24 I want to survey your thoughts… WORK is Force x Distance Is your WEIGHT any different in either scenario? So, is the FORCE you are lifting any different? And you’re doing work against gravity…in what direction does gravity act? So, you’re doing work AGAINST gravity by moving UP…is the vertical distance you move any different in either scenario? SAME WORK IN BOTH… today’s class focuses on why, however, you are more tired if you run up the stairs.

25 Using the info in the boxes, complete #1-2 …may work with the people around you

26 Volunteers to share? How fast work is completed Work divided by time How quickly work can be completed

27 Volunteers to share? Power = Work Time P = W t Units = Joule second Watt = Joule second

28 Volunteers to share? Power = Work Time P = W t Watt = Joule second Corny Joke Memory Aid! WATT does a POWERFUL businessperson do? They WORK over TIME!!!

29 James Watt Watt’s improvements to the steam engine were a significant factor in the Industrial Revolution, and when the Watt engine was paired with Thomas Edison’s electrical generator in the late 19th century, the generation of electricity on a large scale was possible for the first time. Retrieved from

30 Watt coined the term “horsepower” Watt didn’t invent the steam engine, but he did make HUGE improvements on it, which provided a reason to compare the output of horses with that of the engines that could replace them…how else would companies be able to market and sell them? It also was used in selling the “horseless carriage.” Retrieved from

31 Watt coined the term “horsepower” A now-famous ‘horseless carriage’ producer was Henry Ford. Ford sold his first Quadricycle for $200 in 1896 He later built two more: one in 1899, and another in This machine maxxed out at 20 mph and had a whopping 4 hp Seen as a toy for the rich  Over 90% of American families made less than $750/year, & the majority of them earned less than $500/year Retrieved from Wikipedia and Herndon, Ford: An Unconventional Biography of the Men and Their Times, (New York: Weybright & Talley, 1969), p. 62; also Flammang et al., Ford Chronicle, (Publications International, 1992), p.9 (as cited in Brinkley, David, Wheels for the World: Henry Ford, His Company, and a Century of Progress, (New York: Penguin Group, 2003), p.23 &strucID=547003&imageID= &word=Wages&s=3¬word&d &c&f=2&k=0&lWord&lField&sScope&sLevel&sLabel&total=3&num=0 &imgs=20&pNum&pos=3

32 Still a toy for the rich … 2013 BUGATTI VEYRON 16.4 GRAND SPORT VITESSE Image: fanpop.com Info: motortrend.com

33 Human Horsepower A healthy human can produce about…  1.2 hp briefly  and sustain about 0.1 hp indefinitely Trained athletes can manage up to about …  2.5 hp briefly  and 0.3 hp for a period of several hours. Retrieved from Eugene A. Avallone et. al, (ed), Marks' Standard Handbook for Mechanical Engineers 11th Edition, Mc-Graw Hill, New York 2007ISBN page 9-4ISBN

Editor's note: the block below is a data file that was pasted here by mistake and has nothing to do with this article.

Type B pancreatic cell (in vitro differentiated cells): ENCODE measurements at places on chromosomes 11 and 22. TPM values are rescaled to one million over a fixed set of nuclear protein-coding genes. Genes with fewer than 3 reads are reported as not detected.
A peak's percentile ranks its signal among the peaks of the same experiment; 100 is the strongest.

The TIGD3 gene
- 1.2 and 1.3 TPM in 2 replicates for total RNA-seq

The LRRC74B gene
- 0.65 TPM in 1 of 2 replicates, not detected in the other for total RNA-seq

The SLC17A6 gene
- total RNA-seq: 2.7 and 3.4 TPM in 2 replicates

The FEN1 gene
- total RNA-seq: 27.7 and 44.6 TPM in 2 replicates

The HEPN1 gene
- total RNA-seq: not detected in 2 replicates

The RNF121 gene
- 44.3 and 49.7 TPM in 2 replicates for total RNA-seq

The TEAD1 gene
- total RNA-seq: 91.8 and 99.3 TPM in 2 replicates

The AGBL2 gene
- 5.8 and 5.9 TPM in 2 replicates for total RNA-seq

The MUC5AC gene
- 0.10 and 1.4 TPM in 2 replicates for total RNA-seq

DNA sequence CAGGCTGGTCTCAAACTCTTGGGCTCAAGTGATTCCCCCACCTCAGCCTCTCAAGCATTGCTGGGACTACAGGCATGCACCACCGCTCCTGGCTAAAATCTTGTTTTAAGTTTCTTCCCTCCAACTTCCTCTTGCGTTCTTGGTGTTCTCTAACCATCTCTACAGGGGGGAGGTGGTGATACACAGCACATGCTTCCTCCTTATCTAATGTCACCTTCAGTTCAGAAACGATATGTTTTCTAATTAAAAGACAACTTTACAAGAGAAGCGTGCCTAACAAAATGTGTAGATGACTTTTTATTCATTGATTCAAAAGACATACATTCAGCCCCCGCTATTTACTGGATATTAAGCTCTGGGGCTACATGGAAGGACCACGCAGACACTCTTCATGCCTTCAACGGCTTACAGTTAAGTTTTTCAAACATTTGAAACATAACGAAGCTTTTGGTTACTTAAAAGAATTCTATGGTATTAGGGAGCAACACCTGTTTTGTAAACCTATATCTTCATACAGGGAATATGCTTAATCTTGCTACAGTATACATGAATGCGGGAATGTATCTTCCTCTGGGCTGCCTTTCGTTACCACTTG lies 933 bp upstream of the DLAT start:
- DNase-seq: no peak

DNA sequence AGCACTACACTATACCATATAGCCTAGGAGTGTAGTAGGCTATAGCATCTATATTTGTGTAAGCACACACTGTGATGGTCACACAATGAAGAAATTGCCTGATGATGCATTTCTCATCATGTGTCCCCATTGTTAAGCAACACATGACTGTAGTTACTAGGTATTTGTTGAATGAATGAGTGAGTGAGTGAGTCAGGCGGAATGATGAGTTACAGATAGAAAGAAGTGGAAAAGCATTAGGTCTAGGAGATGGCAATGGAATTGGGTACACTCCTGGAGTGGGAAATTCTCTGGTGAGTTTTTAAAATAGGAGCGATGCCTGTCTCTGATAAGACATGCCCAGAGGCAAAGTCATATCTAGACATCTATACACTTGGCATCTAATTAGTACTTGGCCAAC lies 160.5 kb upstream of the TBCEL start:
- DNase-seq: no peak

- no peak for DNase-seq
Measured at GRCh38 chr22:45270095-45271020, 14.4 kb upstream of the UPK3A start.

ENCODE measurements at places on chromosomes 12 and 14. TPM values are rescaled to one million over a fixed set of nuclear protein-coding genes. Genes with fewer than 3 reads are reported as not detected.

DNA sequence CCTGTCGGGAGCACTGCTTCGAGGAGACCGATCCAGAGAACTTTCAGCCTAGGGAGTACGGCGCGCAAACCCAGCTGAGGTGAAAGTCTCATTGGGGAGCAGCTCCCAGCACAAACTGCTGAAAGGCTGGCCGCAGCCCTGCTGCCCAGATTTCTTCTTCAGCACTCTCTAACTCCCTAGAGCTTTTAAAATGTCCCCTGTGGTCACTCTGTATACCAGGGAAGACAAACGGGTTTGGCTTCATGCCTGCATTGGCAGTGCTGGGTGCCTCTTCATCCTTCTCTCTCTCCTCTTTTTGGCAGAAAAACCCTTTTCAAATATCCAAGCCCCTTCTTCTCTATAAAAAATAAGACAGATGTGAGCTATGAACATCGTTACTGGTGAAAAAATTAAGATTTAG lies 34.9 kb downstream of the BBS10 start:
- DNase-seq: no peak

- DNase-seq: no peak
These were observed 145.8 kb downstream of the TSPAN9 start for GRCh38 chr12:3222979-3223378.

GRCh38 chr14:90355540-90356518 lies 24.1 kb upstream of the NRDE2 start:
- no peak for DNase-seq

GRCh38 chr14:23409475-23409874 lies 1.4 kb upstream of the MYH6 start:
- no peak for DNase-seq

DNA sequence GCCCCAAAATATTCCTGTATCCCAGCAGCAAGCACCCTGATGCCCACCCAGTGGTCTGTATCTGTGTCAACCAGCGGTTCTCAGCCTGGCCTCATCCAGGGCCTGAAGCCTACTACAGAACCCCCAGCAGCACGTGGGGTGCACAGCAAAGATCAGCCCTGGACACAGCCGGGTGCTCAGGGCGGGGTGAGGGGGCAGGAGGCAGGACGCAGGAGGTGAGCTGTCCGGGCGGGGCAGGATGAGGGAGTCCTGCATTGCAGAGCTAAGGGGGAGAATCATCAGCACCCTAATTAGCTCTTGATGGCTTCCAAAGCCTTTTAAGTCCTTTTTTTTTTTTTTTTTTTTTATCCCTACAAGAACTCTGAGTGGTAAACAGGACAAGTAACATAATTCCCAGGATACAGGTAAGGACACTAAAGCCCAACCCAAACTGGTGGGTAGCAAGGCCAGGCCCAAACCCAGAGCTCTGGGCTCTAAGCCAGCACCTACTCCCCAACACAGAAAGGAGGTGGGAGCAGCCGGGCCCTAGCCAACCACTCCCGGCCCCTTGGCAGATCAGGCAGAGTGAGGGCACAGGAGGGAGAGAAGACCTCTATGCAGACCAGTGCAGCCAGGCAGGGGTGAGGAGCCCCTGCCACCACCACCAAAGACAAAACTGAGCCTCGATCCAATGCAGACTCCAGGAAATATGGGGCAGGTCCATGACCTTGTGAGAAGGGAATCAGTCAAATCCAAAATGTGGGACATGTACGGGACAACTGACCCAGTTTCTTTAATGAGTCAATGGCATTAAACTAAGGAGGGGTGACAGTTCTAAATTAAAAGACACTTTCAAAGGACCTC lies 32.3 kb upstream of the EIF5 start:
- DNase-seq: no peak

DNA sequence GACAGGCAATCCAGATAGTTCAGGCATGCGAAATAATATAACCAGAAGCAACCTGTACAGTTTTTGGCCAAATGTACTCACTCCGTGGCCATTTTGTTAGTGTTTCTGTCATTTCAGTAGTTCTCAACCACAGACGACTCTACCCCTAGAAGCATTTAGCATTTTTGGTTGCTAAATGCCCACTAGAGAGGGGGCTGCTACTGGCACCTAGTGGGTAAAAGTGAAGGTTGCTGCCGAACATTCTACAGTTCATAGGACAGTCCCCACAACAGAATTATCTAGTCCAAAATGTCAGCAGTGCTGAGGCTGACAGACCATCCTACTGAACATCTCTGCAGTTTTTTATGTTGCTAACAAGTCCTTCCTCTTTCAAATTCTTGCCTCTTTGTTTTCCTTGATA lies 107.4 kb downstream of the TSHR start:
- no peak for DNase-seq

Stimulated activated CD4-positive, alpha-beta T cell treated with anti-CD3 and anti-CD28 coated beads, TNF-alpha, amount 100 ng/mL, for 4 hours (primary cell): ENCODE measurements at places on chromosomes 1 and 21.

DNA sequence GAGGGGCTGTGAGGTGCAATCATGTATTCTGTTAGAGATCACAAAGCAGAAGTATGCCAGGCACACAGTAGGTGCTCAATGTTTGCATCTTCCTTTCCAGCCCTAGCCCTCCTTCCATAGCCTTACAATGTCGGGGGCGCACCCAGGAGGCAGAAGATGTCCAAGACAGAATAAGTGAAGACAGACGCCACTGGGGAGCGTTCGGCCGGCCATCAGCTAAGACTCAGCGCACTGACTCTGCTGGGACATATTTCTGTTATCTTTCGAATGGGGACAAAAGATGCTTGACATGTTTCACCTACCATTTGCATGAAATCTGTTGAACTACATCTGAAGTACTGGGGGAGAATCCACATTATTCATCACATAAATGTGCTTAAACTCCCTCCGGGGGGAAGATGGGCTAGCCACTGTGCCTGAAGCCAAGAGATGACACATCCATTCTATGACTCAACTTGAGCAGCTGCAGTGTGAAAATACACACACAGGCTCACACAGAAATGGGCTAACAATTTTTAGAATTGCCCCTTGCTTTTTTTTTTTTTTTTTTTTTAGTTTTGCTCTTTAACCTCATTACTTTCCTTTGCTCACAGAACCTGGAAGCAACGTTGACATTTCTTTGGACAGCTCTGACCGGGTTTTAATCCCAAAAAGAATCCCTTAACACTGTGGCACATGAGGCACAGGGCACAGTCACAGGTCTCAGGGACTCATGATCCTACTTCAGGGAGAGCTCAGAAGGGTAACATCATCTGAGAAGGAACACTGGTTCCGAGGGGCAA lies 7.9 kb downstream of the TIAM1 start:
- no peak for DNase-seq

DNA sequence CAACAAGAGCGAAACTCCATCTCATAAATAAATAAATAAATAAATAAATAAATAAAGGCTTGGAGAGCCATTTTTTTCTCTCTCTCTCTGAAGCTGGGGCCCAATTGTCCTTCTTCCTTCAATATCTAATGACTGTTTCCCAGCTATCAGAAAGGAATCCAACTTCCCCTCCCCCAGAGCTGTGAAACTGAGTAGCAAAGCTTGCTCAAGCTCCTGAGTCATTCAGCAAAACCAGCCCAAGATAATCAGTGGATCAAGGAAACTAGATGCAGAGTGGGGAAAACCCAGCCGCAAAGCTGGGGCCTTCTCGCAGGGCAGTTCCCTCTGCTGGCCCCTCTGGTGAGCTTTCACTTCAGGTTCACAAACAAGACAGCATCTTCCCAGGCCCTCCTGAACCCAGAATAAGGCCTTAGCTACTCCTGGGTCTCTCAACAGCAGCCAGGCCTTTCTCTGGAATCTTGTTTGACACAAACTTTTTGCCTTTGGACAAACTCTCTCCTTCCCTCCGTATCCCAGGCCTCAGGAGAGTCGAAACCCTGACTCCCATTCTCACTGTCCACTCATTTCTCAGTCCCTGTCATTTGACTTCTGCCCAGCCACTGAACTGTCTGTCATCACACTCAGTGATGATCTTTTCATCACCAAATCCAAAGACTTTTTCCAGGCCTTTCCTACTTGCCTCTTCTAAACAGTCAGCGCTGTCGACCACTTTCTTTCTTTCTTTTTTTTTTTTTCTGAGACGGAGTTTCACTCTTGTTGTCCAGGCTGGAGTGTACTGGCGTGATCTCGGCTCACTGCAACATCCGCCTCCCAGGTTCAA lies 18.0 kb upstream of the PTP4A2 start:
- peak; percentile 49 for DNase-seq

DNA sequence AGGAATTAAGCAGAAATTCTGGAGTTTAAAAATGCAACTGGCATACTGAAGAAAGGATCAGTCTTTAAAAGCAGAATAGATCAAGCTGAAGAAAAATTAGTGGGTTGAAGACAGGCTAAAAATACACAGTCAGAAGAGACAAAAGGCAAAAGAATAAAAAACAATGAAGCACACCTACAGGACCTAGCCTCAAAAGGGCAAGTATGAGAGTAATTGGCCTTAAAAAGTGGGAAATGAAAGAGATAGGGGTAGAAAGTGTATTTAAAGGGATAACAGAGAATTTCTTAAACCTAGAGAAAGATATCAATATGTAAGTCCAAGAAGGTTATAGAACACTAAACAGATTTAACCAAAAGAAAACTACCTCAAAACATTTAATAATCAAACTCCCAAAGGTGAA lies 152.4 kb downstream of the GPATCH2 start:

34 James Watt + Thomas Edison = 1760 – 1820s: NYC lit by oil lamps Gas street lighting replaced oil lamps in the 1820s, starting at Broadway and Grand Street. 1880: the first electric street lights arrived along Broadway between 14th and 26th Streets—as seen below in this sketch from the April 1881 cover of Scientific American.April 1881 cover of Retrieved from 2/09/17/the-first-electric-street-lights-to- illuminate-the-city/

35 James Watt By the early 1900s, this was a bird's eye view of NYC: Retrieved from alnewyork.word press.com/2012 /09/17/the- first-electric- street-lights-to- illuminate-the- city/

36 And here’s Times Square (early 1900s)… Retrieved from

37 And yet despite all this… Retrieved from Number of people living without electricity RegionMillions without electricity South Asia706 Sub-Saharan Africa547 East Asia224 Other billion people — a quarter of humanity — live without electricity… Breaking that down further:

38 So, later in this unit… You will complete a project in which you will explore the pros & cons of your choice of alternative energy sources (non – fossil fuels). One of the areas you will research will involve the feasibility of the energy source to be implemented worldwide.

39 Check in when done; if you can correctly defend your responses, you will be declared an “expert” Mrs. Correia or a student expert can declare other students “experts.” Within 5 minutes, all students should be “experts.”

40 Exit Slip See the BACK of your Do Now for your Exit Slip Use COMPLETE THOUGHTS Turn in when done Don’t forget to do your HW tonight  Read & Study 8.2; Complete #5 and (p. 119 – 120)